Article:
When the University of Utah’s hospital system completes its bold expansion into West Valley City in coming years, the new campus will do more than provide better access to health care for a complex, culturally diverse and underserved slice of Salt Lake County.
It will be part of a reimagining of how higher education engages with communities along the Wasatch Front, U. President Taylor Randall said.
“Higher education is at an inflection point, and it needs to change its approach from being more inward to outward, from more focused on what isn’t inside its walls, to how it affects its community,” Randall said. “And so we’ve really tried to design both the hospital and the educational programs that will go into that community, with the community in mind.”
The goals of the future hospital, he said, are to provide meaningful economic impact to the west side by employing residents who live near the facility, and to improve the health of a city that faces lower life expectancy and higher rates of serious conditions compared with the overall county.
The $800 million complex at 3750 S. 5600 West also represents a chance, Randall said, for the U. to dramatically diversify its workforce.
“If we’re going to have societal impact,” he said, “we have to be engaged in the communities and help them achieve their desires and dreams.”
To deliver that impact, the U. wants to tailor the future West Valley City complex to meet the distinct needs of a diverse city that has long lacked equitable access to medical care.
“Before, we would have taken the designs from any of our other clinics across the valley, including the look and feel, and just use that as a plug-and-play [model] for the West Valley hospital,” said RyLee Curtis, director of community engagement for University of Utah Health. “But now there have been several factors that have contributed to us thinking differently about this hospital specifically.”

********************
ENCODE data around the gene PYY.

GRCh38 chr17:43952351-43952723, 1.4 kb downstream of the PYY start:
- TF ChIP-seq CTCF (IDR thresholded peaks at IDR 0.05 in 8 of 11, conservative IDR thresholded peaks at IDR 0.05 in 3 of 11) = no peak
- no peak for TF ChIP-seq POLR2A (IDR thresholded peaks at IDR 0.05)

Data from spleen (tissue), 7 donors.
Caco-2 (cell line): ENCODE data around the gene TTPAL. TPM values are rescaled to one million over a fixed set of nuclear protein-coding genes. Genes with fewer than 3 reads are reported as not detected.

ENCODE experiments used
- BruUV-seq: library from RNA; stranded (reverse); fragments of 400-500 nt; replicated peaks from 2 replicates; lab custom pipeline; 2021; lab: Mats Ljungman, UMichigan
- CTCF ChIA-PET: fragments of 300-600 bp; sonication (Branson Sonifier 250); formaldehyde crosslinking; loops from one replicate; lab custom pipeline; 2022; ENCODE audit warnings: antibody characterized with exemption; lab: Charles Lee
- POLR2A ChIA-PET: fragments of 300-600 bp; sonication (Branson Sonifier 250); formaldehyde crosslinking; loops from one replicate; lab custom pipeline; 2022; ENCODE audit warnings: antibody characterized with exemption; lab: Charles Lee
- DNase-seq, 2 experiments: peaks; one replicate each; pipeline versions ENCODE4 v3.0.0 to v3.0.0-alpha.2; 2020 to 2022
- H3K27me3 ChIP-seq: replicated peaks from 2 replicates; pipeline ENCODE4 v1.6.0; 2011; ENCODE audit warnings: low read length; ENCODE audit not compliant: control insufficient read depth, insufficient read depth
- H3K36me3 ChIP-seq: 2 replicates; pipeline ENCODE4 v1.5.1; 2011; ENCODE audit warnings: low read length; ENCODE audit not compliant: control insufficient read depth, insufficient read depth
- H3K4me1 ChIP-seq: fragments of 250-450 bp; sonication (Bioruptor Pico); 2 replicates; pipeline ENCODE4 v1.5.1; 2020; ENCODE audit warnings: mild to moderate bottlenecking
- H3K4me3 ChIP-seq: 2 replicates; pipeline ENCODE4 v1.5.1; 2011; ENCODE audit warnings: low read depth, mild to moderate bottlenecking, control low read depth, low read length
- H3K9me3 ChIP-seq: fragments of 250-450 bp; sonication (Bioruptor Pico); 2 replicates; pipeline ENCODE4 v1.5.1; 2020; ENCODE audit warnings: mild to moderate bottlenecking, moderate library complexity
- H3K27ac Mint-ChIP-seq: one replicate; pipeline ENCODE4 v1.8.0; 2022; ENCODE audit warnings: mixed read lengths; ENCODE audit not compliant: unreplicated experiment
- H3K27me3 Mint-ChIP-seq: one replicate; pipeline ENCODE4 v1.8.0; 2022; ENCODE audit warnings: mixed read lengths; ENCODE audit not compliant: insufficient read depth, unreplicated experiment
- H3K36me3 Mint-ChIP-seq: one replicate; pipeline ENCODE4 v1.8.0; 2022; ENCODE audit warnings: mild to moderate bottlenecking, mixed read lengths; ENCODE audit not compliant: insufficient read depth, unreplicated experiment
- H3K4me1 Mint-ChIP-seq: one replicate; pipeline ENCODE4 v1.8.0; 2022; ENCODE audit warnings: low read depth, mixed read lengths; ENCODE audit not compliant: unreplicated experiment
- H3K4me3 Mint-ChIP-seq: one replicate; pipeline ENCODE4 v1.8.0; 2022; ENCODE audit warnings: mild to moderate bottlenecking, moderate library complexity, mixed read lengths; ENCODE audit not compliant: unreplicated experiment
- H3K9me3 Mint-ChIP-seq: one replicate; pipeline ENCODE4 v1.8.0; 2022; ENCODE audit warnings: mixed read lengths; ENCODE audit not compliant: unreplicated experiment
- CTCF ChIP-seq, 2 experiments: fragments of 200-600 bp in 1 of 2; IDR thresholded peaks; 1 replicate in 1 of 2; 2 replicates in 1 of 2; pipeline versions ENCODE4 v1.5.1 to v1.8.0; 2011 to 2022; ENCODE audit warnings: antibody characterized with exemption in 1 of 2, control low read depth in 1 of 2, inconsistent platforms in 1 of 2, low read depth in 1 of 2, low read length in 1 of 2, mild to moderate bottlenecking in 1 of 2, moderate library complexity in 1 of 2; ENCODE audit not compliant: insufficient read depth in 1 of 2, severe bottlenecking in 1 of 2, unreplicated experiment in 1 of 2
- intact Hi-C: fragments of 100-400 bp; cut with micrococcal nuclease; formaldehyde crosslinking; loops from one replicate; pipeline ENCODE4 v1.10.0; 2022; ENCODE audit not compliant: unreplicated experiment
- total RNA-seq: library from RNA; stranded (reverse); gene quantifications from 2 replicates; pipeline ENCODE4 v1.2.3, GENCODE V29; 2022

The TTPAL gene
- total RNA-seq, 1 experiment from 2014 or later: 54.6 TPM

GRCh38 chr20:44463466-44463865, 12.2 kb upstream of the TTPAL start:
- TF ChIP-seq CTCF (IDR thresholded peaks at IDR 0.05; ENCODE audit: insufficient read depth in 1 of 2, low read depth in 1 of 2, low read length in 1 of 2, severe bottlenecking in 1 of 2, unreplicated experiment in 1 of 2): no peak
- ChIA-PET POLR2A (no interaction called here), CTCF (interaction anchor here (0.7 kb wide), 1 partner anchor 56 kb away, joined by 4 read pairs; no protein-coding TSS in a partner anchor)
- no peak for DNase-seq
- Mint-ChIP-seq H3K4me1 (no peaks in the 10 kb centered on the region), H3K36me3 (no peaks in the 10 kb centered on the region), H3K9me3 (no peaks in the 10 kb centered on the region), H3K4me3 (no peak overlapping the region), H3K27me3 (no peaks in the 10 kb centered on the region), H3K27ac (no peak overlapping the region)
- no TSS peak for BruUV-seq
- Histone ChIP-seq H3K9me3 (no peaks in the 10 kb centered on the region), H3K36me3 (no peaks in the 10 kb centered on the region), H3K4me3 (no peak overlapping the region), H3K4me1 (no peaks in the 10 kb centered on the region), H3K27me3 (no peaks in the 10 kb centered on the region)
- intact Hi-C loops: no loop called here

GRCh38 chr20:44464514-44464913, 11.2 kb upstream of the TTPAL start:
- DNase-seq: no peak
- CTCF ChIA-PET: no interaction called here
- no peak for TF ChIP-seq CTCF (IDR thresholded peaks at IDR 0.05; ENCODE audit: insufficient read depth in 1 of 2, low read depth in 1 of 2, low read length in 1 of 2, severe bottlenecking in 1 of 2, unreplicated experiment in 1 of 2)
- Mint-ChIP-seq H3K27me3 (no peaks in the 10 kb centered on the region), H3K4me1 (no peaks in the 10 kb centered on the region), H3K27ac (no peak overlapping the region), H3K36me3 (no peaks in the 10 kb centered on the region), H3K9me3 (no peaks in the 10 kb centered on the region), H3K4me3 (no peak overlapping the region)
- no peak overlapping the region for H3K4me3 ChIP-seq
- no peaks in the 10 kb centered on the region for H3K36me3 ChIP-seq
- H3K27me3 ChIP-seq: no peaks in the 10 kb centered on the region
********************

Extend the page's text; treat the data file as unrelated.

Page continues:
Curtis said the U. wants the new hospital to feel like it belongs to a community like West Valley City, where so many cultures converge.
That means ensuring patients get vital health information in their own language and have access to care providers who understand their cultural background. It means providing access to, for instance, halal pharmaceuticals (allowed under Islamic laws) and offering foods from various cultures in the cafeteria. It also means investing in minority-owned businesses and confronting head-on the historical inequities on the west side.
“There’s this real desire for the university to focus on whole-person health care and education,” Curtis said. “So how are we thinking about social drivers of health? Like access to housing, transportation, healthy food, child care, and not just in health care but also to education pathways.”
What will the new West Valley City hospital have?
The U. plans to start construction in summer 2024. A state bond, to be repaid through clinic revenues, will help pay for the complex.
The first phase is scheduled to open in late 2026 or early 2027 and will provide more comprehensive care than the U.’s existing west-side clinic, Westridge Health Center, located along the border of West Valley City and Taylorsville.